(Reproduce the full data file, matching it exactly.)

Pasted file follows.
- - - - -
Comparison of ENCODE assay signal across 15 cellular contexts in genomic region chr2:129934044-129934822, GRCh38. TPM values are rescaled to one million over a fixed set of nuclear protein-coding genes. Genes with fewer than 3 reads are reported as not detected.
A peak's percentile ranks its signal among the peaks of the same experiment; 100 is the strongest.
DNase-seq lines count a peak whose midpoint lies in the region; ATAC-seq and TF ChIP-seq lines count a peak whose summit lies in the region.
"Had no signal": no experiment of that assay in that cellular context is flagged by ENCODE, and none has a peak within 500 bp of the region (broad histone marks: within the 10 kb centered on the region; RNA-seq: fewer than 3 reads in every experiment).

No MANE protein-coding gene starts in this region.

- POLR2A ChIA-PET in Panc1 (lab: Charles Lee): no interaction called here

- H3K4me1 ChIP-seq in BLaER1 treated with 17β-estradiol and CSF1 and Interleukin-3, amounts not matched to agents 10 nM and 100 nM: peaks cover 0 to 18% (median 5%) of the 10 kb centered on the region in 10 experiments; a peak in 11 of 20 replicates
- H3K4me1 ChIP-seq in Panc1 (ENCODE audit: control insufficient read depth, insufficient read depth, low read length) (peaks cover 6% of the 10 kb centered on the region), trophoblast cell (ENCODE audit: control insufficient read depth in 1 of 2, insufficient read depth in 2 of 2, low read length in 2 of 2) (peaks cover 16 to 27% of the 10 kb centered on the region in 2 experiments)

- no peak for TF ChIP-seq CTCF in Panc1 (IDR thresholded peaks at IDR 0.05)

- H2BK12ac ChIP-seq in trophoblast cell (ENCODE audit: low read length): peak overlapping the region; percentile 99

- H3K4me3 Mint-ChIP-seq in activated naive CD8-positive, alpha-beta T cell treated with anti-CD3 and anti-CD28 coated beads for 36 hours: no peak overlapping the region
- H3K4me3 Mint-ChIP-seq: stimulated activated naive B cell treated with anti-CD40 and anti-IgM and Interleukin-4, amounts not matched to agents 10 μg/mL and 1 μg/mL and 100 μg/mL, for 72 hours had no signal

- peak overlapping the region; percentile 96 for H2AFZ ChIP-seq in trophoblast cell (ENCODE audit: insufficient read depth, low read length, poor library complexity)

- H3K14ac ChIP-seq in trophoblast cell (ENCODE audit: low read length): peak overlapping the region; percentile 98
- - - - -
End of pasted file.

Comparison of ENCODE assay signal across 15 cellular contexts in genomic region chr2:129934044-129934822, GRCh38. TPM values are rescaled to one million over a fixed set of nuclear protein-coding genes. Genes with fewer than 3 reads are reported as not detected.
A peak's percentile ranks its signal among the peaks of the same experiment; 100 is the strongest.
DNase-seq lines count a peak whose midpoint lies in the region; ATAC-seq and TF ChIP-seq lines count a peak whose summit lies in the region.
"Had no signal": no experiment of that assay in that cellular context is flagged by ENCODE, and none has a peak within 500 bp of the region (broad histone marks: within the 10 kb centered on the region; RNA-seq: fewer than 3 reads in every experiment).

No MANE protein-coding gene starts in this region.

- POLR2A ChIA-PET in Panc1 (lab: Charles Lee): no interaction called here

- H3K4me1 ChIP-seq in BLaER1 treated with 17β-estradiol and CSF1 and Interleukin-3, amounts not matched to agents 10 nM and 100 nM: peaks cover 0 to 18% (median 5%) of the 10 kb centered on the region in 10 experiments; a peak in 11 of 20 replicates
- H3K4me1 ChIP-seq in Panc1 (ENCODE audit: control insufficient read depth, insufficient read depth, low read length) (peaks cover 6% of the 10 kb centered on the region), trophoblast cell (ENCODE audit: control insufficient read depth in 1 of 2, insufficient read depth in 2 of 2, low read length in 2 of 2) (peaks cover 16 to 27% of the 10 kb centered on the region in 2 experiments)

- no peak for TF ChIP-seq CTCF in Panc1 (IDR thresholded peaks at IDR 0.05)

- H2BK12ac ChIP-seq in trophoblast cell (ENCODE audit: low read length): peak overlapping the region; percentile 99

- H3K4me3 Mint-ChIP-seq in activated naive CD8-positive, alpha-beta T cell treated with anti-CD3 and anti-CD28 coated beads for 36 hours: no peak overlapping the region
- H3K4me3 Mint-ChIP-seq: stimulated activated naive B cell treated with anti-CD40 and anti-IgM and Interleukin-4, amounts not matched to agents 10 μg/mL and 1 μg/mL and 100 μg/mL, for 72 hours had no signal

- peak overlapping the region; percentile 96 for H2AFZ ChIP-seq in trophoblast cell (ENCODE audit: insufficient read depth, low read length, poor library complexity)

- H3K14ac ChIP-seq in trophoblast cell (ENCODE audit: low read length): peak overlapping the region; percentile 98